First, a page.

Southeast Community College held a forum Tuesday to get input from citizens about future plans for the college.
During the forum, audience members expressed a desire for SCC to get more involved with the community.
“We were looking at launching a very significant marketing plan,” Dr. Paul Illich, SCC president, said. “With that plan, I think, comes a lot of opportunities to reach the community. Let them know all of the things we’re doing.”
Illich said that with the new building projects, SCC is being cognizant of creating spaces that can be utilized by both students and the community.
Bob Morgan, SCC’s Beatrice campus director, agreed with a comment about bringing back the SCC Action Program, which involved both the school and community, but disbanded due to lack of members.
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“I would encourage everyone to really think about reaching out to the college,” Illich said. “If you don’t hear from us, that might not mean we’re not wanting to be involved in something. Maybe we’re just not aware it’s happening.”
Illich also discussed his plans to help students earn degrees and learn tools to help with the interview process.
“We realized that at SCC, if you track students over five years, it turns out that 50 percent of our students will earn a failing grade at least once,” Illich said. “Among those students, almost 60 percent earn that failing grade in the first quarter. You might say, ‘well, does that matter?’ If you look at the data, it does matter. Only four percent of those students will go on to earn a degree. That’s something we can try to work on and try to turn it around.”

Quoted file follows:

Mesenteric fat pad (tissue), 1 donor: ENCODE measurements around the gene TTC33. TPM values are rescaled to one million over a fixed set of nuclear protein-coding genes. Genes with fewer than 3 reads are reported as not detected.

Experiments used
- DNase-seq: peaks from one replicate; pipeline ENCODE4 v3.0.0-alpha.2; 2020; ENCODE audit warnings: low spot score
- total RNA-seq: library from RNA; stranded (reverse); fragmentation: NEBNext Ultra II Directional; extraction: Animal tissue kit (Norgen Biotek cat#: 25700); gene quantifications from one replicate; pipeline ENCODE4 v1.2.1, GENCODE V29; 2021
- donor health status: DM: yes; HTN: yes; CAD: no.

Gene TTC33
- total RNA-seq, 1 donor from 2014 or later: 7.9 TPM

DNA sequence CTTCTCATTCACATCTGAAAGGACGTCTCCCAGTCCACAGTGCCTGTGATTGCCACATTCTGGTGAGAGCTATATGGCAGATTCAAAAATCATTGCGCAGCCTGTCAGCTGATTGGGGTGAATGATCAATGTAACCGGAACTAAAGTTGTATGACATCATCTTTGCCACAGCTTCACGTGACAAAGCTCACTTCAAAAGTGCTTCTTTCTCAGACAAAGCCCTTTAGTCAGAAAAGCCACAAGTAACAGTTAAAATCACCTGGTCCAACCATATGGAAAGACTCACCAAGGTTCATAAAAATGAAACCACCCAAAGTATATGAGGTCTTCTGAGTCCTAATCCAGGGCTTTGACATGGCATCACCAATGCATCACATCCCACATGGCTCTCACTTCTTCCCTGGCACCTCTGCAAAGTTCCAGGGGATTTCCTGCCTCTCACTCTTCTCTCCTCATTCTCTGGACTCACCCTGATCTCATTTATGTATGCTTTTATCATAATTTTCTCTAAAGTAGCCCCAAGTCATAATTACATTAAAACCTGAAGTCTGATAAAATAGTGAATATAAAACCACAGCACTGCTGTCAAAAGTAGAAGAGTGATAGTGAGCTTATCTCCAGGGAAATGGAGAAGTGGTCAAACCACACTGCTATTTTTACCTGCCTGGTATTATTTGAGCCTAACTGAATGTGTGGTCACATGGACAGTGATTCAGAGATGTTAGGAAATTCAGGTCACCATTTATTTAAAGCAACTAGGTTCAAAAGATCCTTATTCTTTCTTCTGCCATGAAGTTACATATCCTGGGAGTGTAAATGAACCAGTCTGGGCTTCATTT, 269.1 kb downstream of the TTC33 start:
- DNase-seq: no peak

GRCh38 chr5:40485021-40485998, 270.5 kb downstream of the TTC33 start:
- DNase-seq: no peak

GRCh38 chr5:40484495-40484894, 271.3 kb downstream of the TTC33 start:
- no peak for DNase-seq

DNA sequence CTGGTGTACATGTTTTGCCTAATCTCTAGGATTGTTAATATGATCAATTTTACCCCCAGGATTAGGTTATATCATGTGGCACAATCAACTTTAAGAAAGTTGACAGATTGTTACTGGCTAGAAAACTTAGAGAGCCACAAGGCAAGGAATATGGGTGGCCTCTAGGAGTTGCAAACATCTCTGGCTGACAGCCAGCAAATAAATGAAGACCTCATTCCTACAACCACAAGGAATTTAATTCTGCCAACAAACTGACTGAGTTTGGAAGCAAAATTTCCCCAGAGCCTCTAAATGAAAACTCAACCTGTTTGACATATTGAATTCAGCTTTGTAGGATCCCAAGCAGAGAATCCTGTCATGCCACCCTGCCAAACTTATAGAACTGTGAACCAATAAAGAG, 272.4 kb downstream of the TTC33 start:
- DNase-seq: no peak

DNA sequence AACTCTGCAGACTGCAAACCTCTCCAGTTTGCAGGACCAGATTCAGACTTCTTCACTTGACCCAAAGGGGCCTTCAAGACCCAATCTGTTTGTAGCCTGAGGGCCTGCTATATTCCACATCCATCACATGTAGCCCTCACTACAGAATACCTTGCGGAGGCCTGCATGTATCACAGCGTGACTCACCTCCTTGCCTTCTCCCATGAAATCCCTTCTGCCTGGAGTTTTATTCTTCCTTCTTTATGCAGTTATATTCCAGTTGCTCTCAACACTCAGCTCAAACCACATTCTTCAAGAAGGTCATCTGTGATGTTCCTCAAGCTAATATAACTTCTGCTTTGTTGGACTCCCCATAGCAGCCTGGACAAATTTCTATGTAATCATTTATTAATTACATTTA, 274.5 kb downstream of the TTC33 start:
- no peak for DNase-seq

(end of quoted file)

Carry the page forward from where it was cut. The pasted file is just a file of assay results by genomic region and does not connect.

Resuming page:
Illich said SCC is launching a project focused on communication skills and resilience.
“We’re really focused on creating a very positive, reflective environment where people can challenge one another without getting defensive,” Illich said. “I know as employers, they often tell us that it’s not about the skillset, ‘I need someone that can work in a team. I need someone that communicates effectively and can control their emotions.’”
Illich explained that by teaching students and faculty these skills, it could help students through a failing grade and encourage them to continue with their education.
“I think it’s much, much better in principle if you can have students that are resilient in their personal lives and work lives,” Illich said.